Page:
Friday, April 5, 2013

The Killing of Google Reader: Proof that Privacy Matters at Google?

Google announced last month that it was going to kill off Google Reader. According to the post, the reason that was given that there was a decline in the number of subscribers. For the past few years, Google has been consolidating its offerings and reducing the number of properties that it has out there. For example, it retired Google Wave, which was seen as a way to revolutionize the way people conversed with one another. The other trend in Google' s consolidation is to get its subscribers into its social network; Google Plus. So another theory is that Google killed Reader because it wants to drive more traffic to its social network - as they have done with things such as YouTube, Blogger, etc.

However, allthingsD reported that another factor that led to Google retiring reader was due to compliance with privacy. Citing "sources" the elimination of reader, "[w]asn’t just a matter of company culture and bigger priorities...Google is also trying to better orient itself so that it stops getting into trouble with repeated missteps around compliance issues, particularly privacy".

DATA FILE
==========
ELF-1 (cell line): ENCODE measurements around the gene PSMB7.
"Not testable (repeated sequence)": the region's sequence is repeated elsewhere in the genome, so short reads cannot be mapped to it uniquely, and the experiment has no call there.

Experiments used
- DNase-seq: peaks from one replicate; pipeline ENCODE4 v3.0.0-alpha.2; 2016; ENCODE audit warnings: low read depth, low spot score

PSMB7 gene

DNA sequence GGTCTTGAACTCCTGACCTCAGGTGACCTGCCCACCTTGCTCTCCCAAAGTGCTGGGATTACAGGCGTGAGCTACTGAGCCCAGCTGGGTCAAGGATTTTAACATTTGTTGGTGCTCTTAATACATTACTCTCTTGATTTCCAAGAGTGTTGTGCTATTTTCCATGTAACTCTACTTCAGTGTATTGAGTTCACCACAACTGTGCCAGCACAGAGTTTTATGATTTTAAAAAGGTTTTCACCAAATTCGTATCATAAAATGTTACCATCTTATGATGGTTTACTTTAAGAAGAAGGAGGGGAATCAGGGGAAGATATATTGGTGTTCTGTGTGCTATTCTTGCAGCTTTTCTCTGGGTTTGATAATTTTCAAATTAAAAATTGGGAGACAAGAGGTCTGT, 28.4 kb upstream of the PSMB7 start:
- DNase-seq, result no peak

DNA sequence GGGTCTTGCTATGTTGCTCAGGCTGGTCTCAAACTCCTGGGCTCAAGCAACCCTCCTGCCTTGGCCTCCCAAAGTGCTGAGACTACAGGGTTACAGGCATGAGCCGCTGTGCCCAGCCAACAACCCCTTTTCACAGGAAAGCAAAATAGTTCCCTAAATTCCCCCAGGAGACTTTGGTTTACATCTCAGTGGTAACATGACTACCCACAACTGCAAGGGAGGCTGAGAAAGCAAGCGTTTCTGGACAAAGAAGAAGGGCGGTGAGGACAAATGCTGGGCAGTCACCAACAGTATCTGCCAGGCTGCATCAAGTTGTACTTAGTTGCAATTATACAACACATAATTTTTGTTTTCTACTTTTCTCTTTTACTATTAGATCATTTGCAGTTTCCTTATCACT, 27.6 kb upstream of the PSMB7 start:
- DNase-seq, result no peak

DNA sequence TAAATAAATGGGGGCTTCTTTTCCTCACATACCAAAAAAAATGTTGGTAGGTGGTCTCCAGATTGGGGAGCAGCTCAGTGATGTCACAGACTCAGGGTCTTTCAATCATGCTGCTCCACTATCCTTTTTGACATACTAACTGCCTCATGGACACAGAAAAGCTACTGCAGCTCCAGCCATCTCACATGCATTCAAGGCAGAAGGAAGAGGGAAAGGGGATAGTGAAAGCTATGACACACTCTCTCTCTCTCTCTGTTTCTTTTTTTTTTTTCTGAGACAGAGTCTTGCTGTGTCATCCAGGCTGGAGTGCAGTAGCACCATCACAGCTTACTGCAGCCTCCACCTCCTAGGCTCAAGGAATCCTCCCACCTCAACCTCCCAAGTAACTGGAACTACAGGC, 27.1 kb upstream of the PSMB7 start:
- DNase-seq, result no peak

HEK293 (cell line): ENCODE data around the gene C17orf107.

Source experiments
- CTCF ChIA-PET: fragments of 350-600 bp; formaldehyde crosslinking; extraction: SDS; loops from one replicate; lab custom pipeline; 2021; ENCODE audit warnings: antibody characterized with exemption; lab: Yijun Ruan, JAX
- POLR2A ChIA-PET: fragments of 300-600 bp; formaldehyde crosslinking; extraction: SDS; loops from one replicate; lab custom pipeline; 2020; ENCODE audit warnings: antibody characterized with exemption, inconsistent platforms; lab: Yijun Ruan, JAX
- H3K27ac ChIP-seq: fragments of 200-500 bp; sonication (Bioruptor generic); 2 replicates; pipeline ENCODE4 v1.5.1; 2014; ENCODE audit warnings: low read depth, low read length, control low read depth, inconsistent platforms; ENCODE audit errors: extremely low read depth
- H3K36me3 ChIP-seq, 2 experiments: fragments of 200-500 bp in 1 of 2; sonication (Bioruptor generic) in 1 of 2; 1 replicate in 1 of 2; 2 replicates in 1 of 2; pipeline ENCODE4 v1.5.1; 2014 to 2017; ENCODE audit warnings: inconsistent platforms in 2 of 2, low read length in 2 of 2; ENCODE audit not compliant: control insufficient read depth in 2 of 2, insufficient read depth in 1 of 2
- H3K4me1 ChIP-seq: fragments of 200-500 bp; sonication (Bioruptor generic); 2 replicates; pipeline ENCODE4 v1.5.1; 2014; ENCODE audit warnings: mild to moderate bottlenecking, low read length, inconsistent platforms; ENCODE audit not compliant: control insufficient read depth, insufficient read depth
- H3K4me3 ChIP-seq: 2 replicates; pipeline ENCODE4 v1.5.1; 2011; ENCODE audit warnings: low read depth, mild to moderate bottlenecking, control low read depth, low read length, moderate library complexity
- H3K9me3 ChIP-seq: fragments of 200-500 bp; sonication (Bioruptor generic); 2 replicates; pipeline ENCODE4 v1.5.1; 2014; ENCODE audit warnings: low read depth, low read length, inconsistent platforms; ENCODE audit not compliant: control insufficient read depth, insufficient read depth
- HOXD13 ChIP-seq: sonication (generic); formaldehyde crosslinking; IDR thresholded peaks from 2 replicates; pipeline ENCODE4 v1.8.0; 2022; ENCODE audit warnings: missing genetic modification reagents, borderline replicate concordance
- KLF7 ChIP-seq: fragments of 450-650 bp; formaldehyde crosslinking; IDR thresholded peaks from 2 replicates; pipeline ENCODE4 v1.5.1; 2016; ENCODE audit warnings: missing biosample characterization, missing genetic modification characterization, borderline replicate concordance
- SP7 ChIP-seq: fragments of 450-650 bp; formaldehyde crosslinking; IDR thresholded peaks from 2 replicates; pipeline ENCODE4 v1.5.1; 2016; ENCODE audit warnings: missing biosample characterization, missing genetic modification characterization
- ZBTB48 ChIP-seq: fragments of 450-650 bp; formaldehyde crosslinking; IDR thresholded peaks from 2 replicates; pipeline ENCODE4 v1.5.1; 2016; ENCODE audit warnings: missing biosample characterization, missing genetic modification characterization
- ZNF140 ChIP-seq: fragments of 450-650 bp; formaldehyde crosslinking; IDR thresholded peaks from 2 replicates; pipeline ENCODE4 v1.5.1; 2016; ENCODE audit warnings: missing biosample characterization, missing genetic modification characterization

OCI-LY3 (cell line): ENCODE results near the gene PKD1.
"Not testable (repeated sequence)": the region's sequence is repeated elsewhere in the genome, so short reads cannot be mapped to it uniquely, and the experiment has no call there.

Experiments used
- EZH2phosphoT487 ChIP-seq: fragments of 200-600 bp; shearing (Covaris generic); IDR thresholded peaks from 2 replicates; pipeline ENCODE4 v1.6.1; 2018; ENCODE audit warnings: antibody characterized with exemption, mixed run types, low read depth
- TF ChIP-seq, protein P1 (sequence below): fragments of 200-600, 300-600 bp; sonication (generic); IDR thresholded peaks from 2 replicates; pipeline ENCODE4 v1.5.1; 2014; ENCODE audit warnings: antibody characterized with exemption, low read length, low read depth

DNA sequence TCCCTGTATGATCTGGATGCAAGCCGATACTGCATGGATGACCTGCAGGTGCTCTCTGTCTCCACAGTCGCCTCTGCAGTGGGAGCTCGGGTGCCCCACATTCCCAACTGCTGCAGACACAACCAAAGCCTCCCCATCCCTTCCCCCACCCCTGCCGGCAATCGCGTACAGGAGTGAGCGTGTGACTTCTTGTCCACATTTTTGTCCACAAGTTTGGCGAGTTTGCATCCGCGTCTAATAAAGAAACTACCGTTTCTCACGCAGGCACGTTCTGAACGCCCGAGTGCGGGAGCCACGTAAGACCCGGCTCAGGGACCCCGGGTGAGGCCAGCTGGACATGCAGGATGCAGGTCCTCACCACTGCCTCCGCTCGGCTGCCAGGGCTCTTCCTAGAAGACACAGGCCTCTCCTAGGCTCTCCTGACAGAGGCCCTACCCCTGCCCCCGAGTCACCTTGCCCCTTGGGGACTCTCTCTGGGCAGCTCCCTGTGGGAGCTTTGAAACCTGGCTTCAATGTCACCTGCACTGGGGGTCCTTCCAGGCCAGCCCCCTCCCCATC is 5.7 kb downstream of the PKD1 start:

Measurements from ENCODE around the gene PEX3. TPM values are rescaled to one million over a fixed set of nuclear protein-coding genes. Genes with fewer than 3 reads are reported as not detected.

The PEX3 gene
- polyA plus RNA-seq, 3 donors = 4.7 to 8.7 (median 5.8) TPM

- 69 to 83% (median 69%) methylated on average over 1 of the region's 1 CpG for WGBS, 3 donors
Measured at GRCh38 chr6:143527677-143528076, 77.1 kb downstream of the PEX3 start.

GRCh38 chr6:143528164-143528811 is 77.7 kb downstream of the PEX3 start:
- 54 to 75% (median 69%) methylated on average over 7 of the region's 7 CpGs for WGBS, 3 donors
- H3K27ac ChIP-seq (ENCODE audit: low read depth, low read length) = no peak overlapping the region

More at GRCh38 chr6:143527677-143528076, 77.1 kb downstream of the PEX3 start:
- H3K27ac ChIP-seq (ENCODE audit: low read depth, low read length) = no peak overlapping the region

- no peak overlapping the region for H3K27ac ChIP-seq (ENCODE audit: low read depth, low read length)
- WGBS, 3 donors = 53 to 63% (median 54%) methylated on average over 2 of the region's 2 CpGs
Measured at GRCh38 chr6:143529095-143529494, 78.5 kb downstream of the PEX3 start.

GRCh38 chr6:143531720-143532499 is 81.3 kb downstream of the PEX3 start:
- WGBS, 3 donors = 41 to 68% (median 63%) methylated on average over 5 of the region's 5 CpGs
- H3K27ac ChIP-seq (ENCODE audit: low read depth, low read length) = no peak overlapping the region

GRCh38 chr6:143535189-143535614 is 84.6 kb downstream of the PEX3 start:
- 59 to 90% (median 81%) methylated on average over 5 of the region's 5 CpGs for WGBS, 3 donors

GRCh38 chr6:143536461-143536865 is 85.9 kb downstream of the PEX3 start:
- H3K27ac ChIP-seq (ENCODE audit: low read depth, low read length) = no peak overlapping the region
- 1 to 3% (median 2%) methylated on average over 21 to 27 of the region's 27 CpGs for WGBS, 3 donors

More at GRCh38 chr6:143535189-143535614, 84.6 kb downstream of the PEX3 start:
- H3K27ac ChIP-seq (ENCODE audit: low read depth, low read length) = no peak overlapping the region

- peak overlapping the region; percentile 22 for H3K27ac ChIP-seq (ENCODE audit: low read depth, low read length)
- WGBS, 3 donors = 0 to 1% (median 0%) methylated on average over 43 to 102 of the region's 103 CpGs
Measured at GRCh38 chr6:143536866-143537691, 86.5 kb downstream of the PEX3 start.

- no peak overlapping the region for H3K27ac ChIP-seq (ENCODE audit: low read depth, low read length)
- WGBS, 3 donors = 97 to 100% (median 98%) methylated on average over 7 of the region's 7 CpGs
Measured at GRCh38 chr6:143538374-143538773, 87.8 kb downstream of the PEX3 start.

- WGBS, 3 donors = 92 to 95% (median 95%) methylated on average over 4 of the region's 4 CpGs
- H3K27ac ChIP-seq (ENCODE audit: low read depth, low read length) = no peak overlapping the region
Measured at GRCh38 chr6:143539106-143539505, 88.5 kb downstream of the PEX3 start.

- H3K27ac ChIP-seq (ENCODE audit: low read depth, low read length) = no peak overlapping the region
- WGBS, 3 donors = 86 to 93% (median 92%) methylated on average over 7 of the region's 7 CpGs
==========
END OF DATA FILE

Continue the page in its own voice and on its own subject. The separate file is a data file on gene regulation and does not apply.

If what sources are saying are true, the factoring of privacy costs into its product releases represent a significant maturation from a privacy perspective. Google got in trouble with the FTC because it failed to comply with privacy procedures with Google Buzz and had to submit to biennial privacy audits for 20 years. In other words, Google can probably include the "kill decision" as "audit evidence" as proof that they are complying with their commitment to privacy.

So is this proof that the US overall approach to privacy creates a more privacy compliant nature than the one used in Canada? Although more research would be required to answer this question, we can contrast the proactive nature of Google with respect to privacy and how TJX reacted to its breach of privacy policy in Canada. The Privacy Commissioner of Canada's took issue with TJX's (which operates Winners in Canada) the use of driver's licenses during the returns process. In summary, TJX should not be collecting driver's license information because it has nothing to do with buying clothes, etc at the stores! However, instead of stopping the process, the company merely agreed to stop storing in an unencrypted format. In other words, they basically ignored PIPEDA and continued with business as usual.

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